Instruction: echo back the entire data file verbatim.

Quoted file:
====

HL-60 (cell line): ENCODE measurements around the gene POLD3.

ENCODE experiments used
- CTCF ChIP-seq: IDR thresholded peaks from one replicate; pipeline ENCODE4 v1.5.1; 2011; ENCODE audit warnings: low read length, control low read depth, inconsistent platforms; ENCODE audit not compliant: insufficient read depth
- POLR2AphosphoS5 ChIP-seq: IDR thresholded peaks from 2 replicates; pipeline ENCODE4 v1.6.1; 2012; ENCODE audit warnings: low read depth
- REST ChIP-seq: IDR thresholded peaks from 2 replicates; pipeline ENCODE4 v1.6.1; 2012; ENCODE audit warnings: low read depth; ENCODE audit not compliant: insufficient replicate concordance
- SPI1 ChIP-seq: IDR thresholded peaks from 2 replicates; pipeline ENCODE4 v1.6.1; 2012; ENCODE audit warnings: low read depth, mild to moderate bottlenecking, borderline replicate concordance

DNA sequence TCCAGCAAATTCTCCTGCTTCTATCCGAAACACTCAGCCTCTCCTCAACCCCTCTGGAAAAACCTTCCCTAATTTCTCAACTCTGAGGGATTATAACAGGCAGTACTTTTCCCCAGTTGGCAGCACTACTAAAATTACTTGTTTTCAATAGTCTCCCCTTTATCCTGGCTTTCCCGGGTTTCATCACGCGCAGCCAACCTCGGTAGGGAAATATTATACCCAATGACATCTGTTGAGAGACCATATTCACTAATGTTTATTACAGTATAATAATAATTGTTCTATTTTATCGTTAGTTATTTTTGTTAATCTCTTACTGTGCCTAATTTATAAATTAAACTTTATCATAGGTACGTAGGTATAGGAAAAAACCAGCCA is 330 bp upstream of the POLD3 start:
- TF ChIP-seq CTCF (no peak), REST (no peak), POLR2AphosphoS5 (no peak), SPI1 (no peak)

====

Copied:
HL-60 (cell line): ENCODE measurements around the gene POLD3.

ENCODE experiments used
- CTCF ChIP-seq: IDR thresholded peaks from one replicate; pipeline ENCODE4 v1.5.1; 2011; ENCODE audit warnings: low read length, control low read depth, inconsistent platforms; ENCODE audit not compliant: insufficient read depth
- POLR2AphosphoS5 ChIP-seq: IDR thresholded peaks from 2 replicates; pipeline ENCODE4 v1.6.1; 2012; ENCODE audit warnings: low read depth
- REST ChIP-seq: IDR thresholded peaks from 2 replicates; pipeline ENCODE4 v1.6.1; 2012; ENCODE audit warnings: low read depth; ENCODE audit not compliant: insufficient replicate concordance
- SPI1 ChIP-seq: IDR thresholded peaks from 2 replicates; pipeline ENCODE4 v1.6.1; 2012; ENCODE audit warnings: low read depth, mild to moderate bottlenecking, borderline replicate concordance

DNA sequence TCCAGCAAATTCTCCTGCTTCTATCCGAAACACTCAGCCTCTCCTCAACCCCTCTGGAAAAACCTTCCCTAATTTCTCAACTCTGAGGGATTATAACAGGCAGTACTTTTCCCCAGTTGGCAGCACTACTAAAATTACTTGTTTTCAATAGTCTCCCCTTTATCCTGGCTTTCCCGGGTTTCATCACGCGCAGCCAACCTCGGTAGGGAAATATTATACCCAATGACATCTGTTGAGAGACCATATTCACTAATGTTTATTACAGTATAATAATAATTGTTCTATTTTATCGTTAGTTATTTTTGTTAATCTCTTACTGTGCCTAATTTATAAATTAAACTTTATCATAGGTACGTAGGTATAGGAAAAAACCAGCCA is 330 bp upstream of the POLD3 start:
- TF ChIP-seq CTCF (no peak), REST (no peak), POLR2AphosphoS5 (no peak), SPI1 (no peak)